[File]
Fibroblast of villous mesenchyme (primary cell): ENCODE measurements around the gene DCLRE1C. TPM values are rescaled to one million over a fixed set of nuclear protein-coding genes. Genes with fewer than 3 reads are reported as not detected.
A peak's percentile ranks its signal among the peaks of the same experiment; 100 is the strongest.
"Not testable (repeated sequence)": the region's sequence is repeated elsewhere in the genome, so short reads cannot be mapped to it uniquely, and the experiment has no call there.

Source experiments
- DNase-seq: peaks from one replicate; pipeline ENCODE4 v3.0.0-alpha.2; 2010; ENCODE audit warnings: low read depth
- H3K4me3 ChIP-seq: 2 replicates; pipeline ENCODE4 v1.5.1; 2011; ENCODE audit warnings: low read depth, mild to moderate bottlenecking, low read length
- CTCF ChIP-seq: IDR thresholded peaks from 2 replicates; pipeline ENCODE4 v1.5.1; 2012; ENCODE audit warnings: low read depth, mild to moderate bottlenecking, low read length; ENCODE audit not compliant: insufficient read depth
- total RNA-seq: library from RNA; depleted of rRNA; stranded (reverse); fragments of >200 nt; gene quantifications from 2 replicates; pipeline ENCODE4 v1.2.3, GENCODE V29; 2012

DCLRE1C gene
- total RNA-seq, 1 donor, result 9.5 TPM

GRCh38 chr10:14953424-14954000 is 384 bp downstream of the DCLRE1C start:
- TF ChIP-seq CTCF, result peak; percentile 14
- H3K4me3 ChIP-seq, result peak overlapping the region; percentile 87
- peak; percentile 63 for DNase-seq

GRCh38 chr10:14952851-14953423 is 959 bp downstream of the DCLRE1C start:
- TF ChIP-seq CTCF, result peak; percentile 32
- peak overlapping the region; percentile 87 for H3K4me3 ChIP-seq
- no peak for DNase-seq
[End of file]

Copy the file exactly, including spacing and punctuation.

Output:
Fibroblast of villous mesenchyme (primary cell): ENCODE measurements around the gene DCLRE1C. TPM values are rescaled to one million over a fixed set of nuclear protein-coding genes. Genes with fewer than 3 reads are reported as not detected.
A peak's percentile ranks its signal among the peaks of the same experiment; 100 is the strongest.
"Not testable (repeated sequence)": the region's sequence is repeated elsewhere in the genome, so short reads cannot be mapped to it uniquely, and the experiment has no call there.

Source experiments
- DNase-seq: peaks from one replicate; pipeline ENCODE4 v3.0.0-alpha.2; 2010; ENCODE audit warnings: low read depth
- H3K4me3 ChIP-seq: 2 replicates; pipeline ENCODE4 v1.5.1; 2011; ENCODE audit warnings: low read depth, mild to moderate bottlenecking, low read length
- CTCF ChIP-seq: IDR thresholded peaks from 2 replicates; pipeline ENCODE4 v1.5.1; 2012; ENCODE audit warnings: low read depth, mild to moderate bottlenecking, low read length; ENCODE audit not compliant: insufficient read depth
- total RNA-seq: library from RNA; depleted of rRNA; stranded (reverse); fragments of >200 nt; gene quantifications from 2 replicates; pipeline ENCODE4 v1.2.3, GENCODE V29; 2012

DCLRE1C gene
- total RNA-seq, 1 donor, result 9.5 TPM

GRCh38 chr10:14953424-14954000 is 384 bp downstream of the DCLRE1C start:
- TF ChIP-seq CTCF, result peak; percentile 14
- H3K4me3 ChIP-seq, result peak overlapping the region; percentile 87
- peak; percentile 63 for DNase-seq

GRCh38 chr10:14952851-14953423 is 959 bp downstream of the DCLRE1C start:
- TF ChIP-seq CTCF, result peak; percentile 32
- peak overlapping the region; percentile 87 for H3K4me3 ChIP-seq
- no peak for DNase-seq